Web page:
I think another key finding from the paper can help. We found that emergence of features occurs smoothly according to an exponential distribution of decreasing perplexity. As such, one could do the following.

We train multiple smaller models, say, 125M, 350M and 1.3B parameters, and then we measure the emergent property in those models and relate it to the property that we are interested in analyzing, for example, a new architecture or a new from of interpreting models. Once we gathered this data, we can measure how the change in the emergent property changes the results of our new method. With that, we might be able to determine if our new method generalizes to models beyond 6.7B parameters.

While, by definition, the phase shift leads to a stark change in behavior, this method of extrapolating emergent behavior might yield more robust predictions for your research. It would be effortful and complicated to do this, but this is better than “wishful thinking” research that does not generalize.

#### We might be able to find new emergent properties by studying “scaling laws of emergence”.

The finding that emergence can be measured in small models means that new emergent properties that require models larger than 175B parameters might be already measurable in the open-source OPT models.

If we can correlate statistics of a property with increasing capabilities and if this property follows a function that will eventually, “threshold”, we might have discovered a new emergent property that leads to new capabilities.

## Conclusion

In this blog post, I introduced LLM.int8() and gave an introduction into the emergent features that we discovered in language model at scale. I discussed the implication of these emergent features in particular how it relates to generalization.

awfidius says

Couple of buglets in the (very nice) I5->I3 example.

Let’s do an example. Let’s say we have the vector [3, 1, 2, 3] in I5, and we want to quantize to I3.

Here the step-by-step recipe for quantization:

We find the absolute maximum value of the vector: [3, 1, 2, 3] -> 3

Then we divide by that value: [3, 1, 2, 3] -> [1, 0.33, 0.66, 1.0]

And now we multiple by the range of the target data type I3, which is 4: [1, 0.33, 0.66, 1.0] -> [4.0, 1.33, 2.66, 4.0]

Now we round to the nearest value: [4.0, 1.33, 2.66, 4.0] -> [4, 2**, 2, 4]

We now converted [3, 1, 2, 3**] in I5 to [4, 2**, 2, 4] in I3. To dequantize, we reverse this process.

Divide by 4: [4, 2*, 2, 4] -> [1.0, 0.5, 0.5, 1.0]

Multiply by the absolute maximum: [1.0, 0.5, 0.5, 1.0] -> [3.0, 1.5, 1.5, 3.0]

Now we round again: [3.0, 0.0, 1.5, 3.0] -> [3, 2, 2, 3]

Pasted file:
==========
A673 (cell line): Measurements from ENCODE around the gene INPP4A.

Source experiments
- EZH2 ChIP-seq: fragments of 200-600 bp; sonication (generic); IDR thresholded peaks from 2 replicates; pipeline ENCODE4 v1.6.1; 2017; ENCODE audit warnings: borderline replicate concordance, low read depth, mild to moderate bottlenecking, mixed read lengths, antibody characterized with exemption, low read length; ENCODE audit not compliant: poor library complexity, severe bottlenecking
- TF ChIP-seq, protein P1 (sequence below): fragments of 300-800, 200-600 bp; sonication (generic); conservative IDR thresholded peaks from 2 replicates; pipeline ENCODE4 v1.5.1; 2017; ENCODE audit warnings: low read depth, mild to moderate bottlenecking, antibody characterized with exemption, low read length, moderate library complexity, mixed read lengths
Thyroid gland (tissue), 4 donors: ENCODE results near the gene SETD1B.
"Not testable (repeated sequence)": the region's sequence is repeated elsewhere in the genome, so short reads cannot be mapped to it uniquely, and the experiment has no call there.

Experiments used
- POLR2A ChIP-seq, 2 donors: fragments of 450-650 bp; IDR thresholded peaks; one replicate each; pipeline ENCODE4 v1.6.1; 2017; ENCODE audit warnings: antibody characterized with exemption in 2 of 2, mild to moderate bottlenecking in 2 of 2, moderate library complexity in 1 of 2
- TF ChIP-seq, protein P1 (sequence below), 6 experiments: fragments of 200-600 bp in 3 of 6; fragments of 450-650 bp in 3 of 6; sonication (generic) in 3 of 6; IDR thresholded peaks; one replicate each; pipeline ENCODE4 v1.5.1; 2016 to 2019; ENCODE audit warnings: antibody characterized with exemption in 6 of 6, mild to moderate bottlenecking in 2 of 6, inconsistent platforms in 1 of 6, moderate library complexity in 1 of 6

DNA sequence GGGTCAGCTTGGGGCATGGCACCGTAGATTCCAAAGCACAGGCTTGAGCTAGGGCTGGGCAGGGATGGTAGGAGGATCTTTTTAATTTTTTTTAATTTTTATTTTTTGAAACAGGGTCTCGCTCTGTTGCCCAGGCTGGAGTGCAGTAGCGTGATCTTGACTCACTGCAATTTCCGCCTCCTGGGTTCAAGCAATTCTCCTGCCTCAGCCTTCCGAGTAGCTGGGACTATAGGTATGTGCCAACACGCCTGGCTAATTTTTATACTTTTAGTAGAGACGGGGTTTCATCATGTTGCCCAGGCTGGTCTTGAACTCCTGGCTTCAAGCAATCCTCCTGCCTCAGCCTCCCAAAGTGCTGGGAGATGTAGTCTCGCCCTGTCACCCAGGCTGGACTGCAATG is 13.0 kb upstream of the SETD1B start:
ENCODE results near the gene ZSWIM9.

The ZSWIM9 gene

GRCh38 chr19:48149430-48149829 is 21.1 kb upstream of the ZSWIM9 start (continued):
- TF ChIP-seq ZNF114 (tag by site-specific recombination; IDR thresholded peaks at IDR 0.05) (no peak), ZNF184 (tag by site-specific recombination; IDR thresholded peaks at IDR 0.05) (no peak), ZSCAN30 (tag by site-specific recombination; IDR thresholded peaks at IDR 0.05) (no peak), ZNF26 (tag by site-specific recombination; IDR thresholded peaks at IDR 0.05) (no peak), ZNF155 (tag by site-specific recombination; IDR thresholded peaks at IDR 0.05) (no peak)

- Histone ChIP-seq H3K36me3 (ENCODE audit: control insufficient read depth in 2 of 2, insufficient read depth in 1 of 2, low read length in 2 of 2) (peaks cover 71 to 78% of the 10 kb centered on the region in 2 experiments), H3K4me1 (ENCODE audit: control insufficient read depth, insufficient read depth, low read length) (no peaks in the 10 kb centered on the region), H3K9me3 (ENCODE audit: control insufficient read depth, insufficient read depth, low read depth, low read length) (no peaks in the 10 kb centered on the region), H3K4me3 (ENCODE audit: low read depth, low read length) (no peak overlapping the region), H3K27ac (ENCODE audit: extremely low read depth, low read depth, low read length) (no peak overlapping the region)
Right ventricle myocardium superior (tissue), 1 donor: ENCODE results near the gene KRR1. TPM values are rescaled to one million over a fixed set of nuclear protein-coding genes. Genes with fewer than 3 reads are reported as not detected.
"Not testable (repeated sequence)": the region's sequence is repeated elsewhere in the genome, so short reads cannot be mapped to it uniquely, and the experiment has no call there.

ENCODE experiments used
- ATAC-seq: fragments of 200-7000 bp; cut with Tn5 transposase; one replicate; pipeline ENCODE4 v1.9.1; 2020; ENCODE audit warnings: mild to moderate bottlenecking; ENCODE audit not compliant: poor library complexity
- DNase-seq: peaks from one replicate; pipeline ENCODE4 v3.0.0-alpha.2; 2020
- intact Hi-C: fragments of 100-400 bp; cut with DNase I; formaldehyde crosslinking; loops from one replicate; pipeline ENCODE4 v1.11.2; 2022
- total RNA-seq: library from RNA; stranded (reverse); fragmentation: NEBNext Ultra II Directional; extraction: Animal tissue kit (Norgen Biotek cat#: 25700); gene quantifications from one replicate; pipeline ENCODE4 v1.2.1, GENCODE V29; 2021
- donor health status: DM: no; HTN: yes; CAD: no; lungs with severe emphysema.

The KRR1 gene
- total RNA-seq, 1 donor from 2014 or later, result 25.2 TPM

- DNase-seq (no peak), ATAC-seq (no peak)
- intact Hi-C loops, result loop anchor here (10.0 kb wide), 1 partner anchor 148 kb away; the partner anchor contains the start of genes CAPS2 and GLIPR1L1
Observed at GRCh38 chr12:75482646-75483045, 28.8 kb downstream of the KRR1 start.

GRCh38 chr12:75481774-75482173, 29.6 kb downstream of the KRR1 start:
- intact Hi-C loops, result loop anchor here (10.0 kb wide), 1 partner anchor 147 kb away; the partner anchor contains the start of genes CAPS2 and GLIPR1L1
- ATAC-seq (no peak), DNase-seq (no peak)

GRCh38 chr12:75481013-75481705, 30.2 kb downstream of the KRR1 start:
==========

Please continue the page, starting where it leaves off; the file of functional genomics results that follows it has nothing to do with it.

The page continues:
We see that our dequantization and quantization led to *an* error:

[3, 1, 2, 3] to [3, 2, 2, 3]

The second element changed from 1 to 2. This is a quantization error that leads to the loss of information in terms of how precise the information is encoded. If we have such errors and propagate them through many layers of a neural network, they accumulate, and they may change the result of a prediction and degrade the prediction quality.

Tim Dettmers says

Thanks for pointing out the error!

Vivek Kumar says

Thanks for such a detailed blog post. Very helpful!

I have a question in the section “How Emergent Features Emerge”, #2 topic, “Attention layers become very sparse”. Is this sparsity > 20%? Could we just use pruning during training to handle the sparsity well? To improve performance during inference, is it good to just use H/W supported sparsity (block or scattered) ?

Any comment in this regard to improve performance during inference would be helpful.

Thank you.

Tim Dettmers says

The sparsity is in the multiplication of the hidden state, so we can only prune dynamically with each example. Theoretically, that is possible, but its difficult to do this efficiently since it is a scattered pattern that is not well accelerated on hardware. However, the sparsity can be very high (99%) but some samples are relatively dense (40% sparsity).

Vivek Kumar says

Thank you Tim!

We are looking at scattered sparsity to boost inference performance. And, it does come with an additional penalty and anything above 20% sparsity is a bonus.

Samuel says

Error in the first quantization example.

The vector originally posited (first example) was: [3,1,2,3], not: [3,1,2,4]. This leads the author to erroneously cite 2 errors when there is only 1.

Tim Dettmers says

Thanks for pointing this out!

sva says

I believe you have a small error. In the beginning you say,

> Let’s do an example. Let’s say we have the vector [3, 1, 2, 3] in I5, and we want to quantize to I3.

But then you say,

> We now converted [3, 1, 2, 4] in I5 to [4, 0, 2, 4] in I3. To dequantize, we reverse this process.

Great article nonetheless. I learned a few things today!

Tim Dettmers says

Thank you for noticing — fixed!

Ben Harper says

Thanks, this is so clear and easy to follow! I really appreciate blog posts like this.. and great work.

Tim Dettmers says

Thank you 🙂

Jonathan Kummerfeld says

This is very cool work! Do you think this mechanism of coordinated dimensions for removing features could be achieved with a modification to the transformer architecture instead? In other words, modifying the transformer structure itself to get the benefits that currently only 6.7B+ parameter models can learn?

Tim Dettmers says

Yes, it seems that is possible. In a current collaboration we alter the transformer architecture and see faster training. However, we have not analyzed the dynamics of the outliers.